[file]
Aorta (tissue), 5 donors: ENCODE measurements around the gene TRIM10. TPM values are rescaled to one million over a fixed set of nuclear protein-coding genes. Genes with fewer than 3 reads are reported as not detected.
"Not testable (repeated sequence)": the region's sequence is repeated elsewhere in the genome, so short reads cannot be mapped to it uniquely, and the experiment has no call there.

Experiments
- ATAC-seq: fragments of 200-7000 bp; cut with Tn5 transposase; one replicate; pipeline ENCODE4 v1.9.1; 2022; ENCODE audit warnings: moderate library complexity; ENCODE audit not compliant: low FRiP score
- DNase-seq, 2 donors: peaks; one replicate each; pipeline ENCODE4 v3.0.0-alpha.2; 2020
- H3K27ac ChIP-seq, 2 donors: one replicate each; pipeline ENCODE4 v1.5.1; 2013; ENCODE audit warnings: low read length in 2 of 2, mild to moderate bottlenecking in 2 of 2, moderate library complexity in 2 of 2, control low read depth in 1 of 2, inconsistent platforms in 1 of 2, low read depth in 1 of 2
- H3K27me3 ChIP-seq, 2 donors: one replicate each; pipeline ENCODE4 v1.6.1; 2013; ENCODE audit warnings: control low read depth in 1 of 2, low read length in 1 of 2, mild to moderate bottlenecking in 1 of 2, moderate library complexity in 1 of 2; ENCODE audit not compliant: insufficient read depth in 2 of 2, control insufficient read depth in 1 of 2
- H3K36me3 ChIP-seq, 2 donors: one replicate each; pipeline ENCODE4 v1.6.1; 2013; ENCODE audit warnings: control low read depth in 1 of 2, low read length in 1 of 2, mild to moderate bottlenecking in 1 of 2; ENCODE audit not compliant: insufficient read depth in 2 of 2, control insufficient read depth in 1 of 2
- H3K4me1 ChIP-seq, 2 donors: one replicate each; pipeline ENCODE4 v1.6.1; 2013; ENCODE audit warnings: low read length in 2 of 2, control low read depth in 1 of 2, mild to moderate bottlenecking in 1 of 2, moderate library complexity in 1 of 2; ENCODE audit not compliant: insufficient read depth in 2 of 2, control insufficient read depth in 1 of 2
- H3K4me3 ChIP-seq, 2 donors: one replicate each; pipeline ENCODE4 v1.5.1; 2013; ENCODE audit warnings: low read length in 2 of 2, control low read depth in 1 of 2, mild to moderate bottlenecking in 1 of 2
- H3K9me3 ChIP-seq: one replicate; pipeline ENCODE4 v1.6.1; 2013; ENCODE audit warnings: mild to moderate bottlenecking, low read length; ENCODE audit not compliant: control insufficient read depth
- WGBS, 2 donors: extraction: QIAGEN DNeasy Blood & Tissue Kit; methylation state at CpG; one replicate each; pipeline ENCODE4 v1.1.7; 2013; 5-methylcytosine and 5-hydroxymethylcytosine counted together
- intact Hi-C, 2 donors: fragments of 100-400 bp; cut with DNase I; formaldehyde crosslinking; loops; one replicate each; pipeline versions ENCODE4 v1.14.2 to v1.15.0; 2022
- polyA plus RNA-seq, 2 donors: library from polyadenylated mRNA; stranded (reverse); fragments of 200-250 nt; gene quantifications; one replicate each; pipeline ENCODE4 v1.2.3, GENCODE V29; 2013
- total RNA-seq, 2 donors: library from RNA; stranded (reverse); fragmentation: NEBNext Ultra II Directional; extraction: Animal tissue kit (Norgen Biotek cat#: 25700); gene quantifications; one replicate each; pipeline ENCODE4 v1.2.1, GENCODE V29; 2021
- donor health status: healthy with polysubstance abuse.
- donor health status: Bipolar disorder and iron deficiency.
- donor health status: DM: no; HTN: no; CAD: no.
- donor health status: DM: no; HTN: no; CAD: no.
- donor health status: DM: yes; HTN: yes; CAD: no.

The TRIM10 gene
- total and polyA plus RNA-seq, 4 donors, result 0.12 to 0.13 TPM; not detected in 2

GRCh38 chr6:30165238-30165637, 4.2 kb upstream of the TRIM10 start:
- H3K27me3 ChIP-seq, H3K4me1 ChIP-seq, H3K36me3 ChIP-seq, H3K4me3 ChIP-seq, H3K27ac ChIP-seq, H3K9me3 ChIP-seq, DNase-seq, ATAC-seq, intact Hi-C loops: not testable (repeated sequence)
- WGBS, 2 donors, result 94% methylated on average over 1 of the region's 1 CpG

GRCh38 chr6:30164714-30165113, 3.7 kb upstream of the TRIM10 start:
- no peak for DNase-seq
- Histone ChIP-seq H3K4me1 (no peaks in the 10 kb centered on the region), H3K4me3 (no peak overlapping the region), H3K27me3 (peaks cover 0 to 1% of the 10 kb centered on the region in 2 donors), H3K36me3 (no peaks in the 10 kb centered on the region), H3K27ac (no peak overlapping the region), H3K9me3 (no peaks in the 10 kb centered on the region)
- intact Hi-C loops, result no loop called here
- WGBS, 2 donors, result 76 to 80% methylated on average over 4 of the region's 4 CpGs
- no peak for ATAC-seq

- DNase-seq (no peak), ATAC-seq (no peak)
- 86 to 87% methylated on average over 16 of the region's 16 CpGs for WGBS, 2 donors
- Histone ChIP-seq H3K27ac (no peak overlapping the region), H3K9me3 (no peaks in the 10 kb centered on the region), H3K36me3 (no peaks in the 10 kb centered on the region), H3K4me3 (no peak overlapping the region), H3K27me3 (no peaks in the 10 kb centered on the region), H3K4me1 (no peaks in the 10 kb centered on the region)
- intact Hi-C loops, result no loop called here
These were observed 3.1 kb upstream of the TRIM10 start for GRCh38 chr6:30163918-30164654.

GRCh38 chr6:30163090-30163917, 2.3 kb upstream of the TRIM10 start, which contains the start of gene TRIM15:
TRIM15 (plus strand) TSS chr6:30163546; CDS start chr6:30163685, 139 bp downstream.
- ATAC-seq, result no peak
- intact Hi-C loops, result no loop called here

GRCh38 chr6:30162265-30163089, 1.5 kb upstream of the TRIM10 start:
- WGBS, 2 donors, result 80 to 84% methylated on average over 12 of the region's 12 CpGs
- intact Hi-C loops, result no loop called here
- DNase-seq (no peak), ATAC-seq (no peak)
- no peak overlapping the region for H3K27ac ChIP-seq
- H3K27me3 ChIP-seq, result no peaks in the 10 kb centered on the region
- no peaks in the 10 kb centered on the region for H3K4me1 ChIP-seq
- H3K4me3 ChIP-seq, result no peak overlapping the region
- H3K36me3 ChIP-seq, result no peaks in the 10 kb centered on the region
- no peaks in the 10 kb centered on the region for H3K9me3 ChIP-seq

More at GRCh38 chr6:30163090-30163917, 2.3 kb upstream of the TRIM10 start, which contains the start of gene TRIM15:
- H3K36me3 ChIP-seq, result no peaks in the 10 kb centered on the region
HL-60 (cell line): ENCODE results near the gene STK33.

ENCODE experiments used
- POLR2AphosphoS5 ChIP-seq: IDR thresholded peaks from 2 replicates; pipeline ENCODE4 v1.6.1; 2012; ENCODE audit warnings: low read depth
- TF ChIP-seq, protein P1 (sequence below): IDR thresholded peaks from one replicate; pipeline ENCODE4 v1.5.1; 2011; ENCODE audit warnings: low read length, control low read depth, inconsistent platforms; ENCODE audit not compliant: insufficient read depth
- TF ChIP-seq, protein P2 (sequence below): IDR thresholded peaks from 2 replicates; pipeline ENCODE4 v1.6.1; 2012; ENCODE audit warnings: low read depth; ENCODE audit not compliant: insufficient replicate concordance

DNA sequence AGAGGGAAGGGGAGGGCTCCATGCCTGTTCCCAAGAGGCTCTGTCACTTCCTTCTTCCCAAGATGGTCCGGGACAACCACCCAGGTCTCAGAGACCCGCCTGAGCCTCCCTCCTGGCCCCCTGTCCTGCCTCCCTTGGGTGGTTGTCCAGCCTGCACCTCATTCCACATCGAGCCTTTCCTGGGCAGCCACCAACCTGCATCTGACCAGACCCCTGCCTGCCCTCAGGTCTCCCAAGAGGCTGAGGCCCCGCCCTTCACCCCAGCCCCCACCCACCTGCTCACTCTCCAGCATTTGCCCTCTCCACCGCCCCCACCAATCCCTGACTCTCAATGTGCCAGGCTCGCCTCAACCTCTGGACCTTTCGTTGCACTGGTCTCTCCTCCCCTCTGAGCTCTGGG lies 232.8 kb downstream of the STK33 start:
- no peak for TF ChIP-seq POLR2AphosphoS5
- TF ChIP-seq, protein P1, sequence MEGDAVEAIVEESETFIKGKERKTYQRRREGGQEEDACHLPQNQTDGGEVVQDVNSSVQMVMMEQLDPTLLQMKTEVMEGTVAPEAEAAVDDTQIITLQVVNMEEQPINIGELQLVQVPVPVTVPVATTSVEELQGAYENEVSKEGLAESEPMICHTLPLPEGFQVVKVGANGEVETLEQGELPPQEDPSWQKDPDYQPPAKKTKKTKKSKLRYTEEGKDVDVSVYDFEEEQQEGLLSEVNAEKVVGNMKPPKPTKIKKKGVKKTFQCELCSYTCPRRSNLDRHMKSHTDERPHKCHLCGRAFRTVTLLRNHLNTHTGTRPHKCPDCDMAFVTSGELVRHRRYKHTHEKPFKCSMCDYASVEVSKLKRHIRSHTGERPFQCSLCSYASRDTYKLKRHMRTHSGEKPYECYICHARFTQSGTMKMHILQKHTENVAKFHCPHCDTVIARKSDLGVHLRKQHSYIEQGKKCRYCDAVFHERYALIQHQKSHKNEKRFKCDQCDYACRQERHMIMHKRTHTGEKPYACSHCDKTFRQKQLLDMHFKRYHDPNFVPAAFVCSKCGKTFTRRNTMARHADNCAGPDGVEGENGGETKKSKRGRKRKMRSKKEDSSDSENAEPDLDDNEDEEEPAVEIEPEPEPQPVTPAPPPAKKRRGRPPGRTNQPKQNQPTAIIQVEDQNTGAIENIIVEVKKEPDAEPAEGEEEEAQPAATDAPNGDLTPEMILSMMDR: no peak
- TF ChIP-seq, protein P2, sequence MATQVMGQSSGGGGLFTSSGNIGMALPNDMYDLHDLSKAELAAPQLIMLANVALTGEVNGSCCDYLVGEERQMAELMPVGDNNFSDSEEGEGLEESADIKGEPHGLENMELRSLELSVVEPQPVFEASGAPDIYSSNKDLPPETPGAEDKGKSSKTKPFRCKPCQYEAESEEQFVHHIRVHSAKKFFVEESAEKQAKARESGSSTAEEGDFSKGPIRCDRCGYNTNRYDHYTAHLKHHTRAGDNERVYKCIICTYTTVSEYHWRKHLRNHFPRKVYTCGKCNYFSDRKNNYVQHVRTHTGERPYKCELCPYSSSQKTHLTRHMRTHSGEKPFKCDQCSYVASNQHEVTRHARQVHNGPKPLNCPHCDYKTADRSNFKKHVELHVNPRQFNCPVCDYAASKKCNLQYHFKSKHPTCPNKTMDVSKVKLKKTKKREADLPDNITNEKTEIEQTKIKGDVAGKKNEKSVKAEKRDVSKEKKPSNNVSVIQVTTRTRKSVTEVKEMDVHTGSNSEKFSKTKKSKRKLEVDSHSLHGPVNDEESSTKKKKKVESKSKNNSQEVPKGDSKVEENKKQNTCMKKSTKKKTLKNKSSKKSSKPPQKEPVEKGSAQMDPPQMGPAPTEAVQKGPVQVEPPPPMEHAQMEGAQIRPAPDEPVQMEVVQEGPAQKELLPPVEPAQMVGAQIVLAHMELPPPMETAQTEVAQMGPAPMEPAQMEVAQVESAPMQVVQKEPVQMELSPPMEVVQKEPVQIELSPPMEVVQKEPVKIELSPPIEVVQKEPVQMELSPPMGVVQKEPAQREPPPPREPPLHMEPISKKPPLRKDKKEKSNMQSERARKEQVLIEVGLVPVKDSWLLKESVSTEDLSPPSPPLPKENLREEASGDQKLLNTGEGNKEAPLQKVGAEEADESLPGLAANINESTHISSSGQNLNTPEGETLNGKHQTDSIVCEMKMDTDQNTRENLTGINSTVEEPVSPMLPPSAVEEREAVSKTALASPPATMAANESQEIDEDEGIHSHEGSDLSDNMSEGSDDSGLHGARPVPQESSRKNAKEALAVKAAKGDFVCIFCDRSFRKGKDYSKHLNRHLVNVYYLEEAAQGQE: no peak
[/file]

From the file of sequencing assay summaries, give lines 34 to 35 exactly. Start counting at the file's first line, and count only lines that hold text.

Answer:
- Histone ChIP-seq H3K27ac (no peak overlapping the region), H3K9me3 (no peaks in the 10 kb centered on the region), H3K36me3 (no peaks in the 10 kb centered on the region), H3K4me3 (no peak overlapping the region), H3K27me3 (no peaks in the 10 kb centered on the region), H3K4me1 (no peaks in the 10 kb centered on the region)
- intact Hi-C loops, result no loop called here